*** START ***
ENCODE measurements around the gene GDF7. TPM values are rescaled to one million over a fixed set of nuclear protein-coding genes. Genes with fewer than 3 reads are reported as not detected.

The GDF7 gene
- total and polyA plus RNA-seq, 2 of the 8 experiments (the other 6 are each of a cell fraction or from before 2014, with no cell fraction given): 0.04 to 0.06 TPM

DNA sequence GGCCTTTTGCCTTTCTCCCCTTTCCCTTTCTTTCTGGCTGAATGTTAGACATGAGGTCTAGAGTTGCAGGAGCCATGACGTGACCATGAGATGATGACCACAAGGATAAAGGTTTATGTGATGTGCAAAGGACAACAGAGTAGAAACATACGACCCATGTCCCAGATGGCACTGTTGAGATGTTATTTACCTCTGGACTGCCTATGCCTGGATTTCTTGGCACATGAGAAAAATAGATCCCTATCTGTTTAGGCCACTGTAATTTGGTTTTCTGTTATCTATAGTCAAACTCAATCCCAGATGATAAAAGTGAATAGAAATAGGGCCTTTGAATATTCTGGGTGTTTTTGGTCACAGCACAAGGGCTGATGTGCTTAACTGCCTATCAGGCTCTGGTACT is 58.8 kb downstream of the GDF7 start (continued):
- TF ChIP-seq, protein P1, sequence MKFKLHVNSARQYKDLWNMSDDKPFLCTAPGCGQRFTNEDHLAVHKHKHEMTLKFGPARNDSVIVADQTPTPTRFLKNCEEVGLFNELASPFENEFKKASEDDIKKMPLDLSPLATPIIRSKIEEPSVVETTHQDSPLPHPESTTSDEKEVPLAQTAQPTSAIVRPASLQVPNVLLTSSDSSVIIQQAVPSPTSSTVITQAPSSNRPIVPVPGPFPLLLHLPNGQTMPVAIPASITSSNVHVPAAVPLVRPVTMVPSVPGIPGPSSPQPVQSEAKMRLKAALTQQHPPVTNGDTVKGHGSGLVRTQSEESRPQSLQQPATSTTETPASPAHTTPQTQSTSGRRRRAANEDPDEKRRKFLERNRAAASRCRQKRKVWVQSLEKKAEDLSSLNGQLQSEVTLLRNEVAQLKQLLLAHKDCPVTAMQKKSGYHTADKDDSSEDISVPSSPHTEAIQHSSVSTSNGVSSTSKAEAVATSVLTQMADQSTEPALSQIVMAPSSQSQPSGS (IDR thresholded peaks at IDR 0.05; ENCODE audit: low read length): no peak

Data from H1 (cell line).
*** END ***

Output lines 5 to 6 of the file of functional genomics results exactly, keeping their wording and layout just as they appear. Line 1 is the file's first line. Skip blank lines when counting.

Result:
- TF ChIP-seq, protein P1, sequence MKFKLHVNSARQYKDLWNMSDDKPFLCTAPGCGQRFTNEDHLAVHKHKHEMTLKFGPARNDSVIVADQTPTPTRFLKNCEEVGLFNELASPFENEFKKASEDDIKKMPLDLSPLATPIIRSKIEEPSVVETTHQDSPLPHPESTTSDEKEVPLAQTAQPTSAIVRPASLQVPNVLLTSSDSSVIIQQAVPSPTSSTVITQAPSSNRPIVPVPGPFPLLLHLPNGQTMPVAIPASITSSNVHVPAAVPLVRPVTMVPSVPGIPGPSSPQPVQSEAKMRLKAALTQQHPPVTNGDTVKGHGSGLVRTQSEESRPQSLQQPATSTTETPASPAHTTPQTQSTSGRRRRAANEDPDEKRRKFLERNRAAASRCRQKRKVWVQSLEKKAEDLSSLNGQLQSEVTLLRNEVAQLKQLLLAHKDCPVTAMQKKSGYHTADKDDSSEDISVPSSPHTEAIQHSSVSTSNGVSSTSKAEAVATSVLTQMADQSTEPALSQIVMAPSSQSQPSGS (IDR thresholded peaks at IDR 0.05; ENCODE audit: low read length): no peak

Data from H1 (cell line).